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barbed wire, migration, refugees, borders

Migration is a Foreign Policy Issue

Our understanding of migration is based on false binaries that lead to poor policies.

Words: Elsie Mares
Pictures: Hello I'm Nik

Immigration debates have been central to American politics for decades and as levels of international migration continue to steadily increase, so does its political salience. Yet, immigration, for all its military, economic, diplomatic, and humanitarian implications, has rarely been conceptualized as a foreign policy problem. Instead, it’s often regarded as an issue of national security that begins and ends at our borders. This trend of dealing with migration on the back-end is a band-aid solution for the global wound of forced migration. 

Although Vice President Kamala Harris’ summer trip to Latin America prompted intense backlash from all sides, lost amidst the scrutiny was an important message: Most people who migrate from low-income countries do not want to leave their homes, and would not do so if they felt safe and economically secure. Over the past year, there have been some hopeful signs that this administration might finally start approaching the immigration issue through a more nuanced lens, such as increasing the refugee quota and emphasizing messaging around the “root causes” of migration trends.

Acknowledging that most migration is forced is a good start because it gets at the idea that tackling the immigration issue requires addressing emigration pressures. In order to do this effectively, however, the Biden administration needs to think of migration as a foreign policy issue, and not just a domestic problem or national security priority.


One of the things that impedes our political imagination, much less our federal institutions, from shifting focus to grappling with the “push” factors that fuel global migration as foreign policy priorities is at least partly attributable to the arbitrary and politically expedient distinction between “refugees” and “economic migrants.” For those who don’t have the resources or ability to navigate the selective, complicated, and costly channels of legal migration that vary widely from country to country, what separates legal entry from illegal entry is boiled down to a single, over-simplistic element: Choice. 

A closer look into the lived experiences of millions of immigrants shows that often, it is near impossible to distinguish between security and economic reasons for migration.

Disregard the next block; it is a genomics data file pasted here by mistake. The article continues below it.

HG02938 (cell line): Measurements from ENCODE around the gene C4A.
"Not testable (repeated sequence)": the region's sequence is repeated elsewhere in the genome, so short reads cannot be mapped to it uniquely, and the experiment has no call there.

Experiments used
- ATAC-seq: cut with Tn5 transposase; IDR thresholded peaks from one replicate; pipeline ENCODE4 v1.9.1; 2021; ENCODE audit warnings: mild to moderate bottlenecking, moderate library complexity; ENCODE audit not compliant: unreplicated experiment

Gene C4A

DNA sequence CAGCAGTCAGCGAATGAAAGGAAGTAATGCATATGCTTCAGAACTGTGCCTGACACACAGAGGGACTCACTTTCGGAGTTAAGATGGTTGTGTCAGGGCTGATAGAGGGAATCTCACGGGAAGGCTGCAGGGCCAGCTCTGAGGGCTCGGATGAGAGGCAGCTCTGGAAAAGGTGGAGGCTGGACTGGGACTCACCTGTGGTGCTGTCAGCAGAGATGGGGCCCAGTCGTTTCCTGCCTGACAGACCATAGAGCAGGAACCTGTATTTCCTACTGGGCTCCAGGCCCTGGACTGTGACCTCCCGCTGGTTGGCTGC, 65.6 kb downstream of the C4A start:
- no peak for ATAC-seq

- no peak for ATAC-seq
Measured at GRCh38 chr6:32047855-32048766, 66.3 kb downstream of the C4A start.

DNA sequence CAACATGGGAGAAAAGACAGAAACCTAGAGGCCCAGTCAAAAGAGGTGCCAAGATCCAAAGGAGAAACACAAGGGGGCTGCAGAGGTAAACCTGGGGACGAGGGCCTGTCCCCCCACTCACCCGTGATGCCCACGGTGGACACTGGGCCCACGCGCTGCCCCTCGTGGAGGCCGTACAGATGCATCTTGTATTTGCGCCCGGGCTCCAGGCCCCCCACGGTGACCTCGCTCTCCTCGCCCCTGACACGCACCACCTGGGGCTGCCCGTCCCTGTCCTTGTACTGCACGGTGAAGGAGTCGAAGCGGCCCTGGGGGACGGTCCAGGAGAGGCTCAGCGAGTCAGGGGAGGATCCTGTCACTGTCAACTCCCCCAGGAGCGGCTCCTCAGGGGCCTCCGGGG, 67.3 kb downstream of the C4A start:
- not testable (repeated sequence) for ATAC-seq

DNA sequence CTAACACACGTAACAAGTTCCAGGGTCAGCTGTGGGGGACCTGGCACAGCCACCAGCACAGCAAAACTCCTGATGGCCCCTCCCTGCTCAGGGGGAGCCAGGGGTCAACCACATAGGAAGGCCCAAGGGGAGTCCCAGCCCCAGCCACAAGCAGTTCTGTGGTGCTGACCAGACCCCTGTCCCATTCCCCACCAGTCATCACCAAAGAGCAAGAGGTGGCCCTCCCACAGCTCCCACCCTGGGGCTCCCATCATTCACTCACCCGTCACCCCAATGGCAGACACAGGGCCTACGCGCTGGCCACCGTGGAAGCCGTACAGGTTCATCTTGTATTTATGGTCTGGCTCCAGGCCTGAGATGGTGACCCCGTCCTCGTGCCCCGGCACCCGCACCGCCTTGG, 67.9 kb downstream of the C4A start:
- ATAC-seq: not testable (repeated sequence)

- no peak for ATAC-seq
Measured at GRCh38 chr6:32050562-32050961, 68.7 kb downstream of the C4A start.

Differentiating among different types of migrants serves to ensure that those most impacted by war and persecution are given immediate priority access to safe and legal mechanisms of migration. In the face of increasing political salience around the immigration issue and rising hostility toward refugees and migrants alike, there is no question that the inclination to separate people who need to migrate to survive from those choosing to migrate is rooted in goodwill. However, these categories reflect a reductive dichotomy between economic and security reasons to migrate, when in reality, these factors are inextricably connected. In other words, the idea that economic security isn’t directly related to survival has contributed to a false binary of those deserving and those undeserving of the right to migrate. 

In 2020, international migrants represented around 3.6% of the global population — that is around 280 million people estimated to live in a different country than the one they were born in, and global migration trends are expected to continue rising. Yet, of this staggering figure only an estimated 10% of international migrants were categorized as refugees, implying that 90% of people making journeys across borders did so simply because they felt like it. 

Reality is simply not this black and white. A closer look into the lived experiences of millions of immigrants shows that often, it is near impossible to distinguish between security and economic reasons for migration. For example, in Guatemala, indigenous farmers were stripped of their livelihoods and driven off their land to make way for agro-industry producing sugar and biofuels, and with links to the US and US-market demand. Yet, the land grabs were done by active or retired militants deeply involved with organized crime, raising concerns about the links between US corporations and forced migration.